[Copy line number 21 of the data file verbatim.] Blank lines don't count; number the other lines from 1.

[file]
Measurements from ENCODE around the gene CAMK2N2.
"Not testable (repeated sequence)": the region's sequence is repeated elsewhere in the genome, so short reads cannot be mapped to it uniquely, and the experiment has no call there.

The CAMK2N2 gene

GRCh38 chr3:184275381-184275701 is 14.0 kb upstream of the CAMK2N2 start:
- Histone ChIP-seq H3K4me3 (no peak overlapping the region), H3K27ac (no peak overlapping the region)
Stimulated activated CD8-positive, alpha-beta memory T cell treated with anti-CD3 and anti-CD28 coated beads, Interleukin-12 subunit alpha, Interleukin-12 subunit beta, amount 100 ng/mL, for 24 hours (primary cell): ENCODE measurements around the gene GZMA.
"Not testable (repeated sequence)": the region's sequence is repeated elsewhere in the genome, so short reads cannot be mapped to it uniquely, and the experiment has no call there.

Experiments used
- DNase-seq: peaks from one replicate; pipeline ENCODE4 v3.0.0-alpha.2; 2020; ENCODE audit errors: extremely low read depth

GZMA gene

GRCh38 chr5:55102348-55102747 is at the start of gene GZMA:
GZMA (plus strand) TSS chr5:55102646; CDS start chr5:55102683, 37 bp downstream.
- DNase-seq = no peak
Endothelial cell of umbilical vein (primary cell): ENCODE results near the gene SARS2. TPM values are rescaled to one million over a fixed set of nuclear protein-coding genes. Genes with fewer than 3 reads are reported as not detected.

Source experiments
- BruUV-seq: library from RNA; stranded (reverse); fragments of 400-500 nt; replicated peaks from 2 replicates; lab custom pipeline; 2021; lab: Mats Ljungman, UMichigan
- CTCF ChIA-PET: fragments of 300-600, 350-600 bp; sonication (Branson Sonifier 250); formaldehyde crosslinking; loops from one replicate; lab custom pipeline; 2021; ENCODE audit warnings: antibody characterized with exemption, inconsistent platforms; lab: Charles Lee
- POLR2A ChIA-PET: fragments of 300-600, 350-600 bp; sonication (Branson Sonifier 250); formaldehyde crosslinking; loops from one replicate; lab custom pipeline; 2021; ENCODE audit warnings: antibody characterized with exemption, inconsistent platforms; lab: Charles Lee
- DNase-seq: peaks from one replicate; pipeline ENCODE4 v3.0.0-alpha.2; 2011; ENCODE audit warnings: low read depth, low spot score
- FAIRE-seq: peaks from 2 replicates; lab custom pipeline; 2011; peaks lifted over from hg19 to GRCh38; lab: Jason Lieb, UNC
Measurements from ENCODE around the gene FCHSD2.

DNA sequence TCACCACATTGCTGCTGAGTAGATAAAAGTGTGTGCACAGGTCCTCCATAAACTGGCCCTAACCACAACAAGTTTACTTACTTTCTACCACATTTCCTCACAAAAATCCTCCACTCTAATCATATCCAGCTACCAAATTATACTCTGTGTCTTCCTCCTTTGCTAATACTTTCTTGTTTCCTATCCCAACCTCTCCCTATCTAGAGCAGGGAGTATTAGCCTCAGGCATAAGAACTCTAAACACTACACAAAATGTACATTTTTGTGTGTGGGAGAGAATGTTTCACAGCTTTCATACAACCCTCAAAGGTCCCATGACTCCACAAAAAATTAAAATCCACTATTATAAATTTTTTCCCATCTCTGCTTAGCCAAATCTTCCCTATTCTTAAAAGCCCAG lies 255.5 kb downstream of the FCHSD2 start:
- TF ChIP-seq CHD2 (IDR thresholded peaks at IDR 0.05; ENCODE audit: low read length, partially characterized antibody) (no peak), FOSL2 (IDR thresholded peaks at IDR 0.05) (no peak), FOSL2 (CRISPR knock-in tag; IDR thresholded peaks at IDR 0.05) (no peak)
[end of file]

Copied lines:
Measurements from ENCODE around the gene FCHSD2.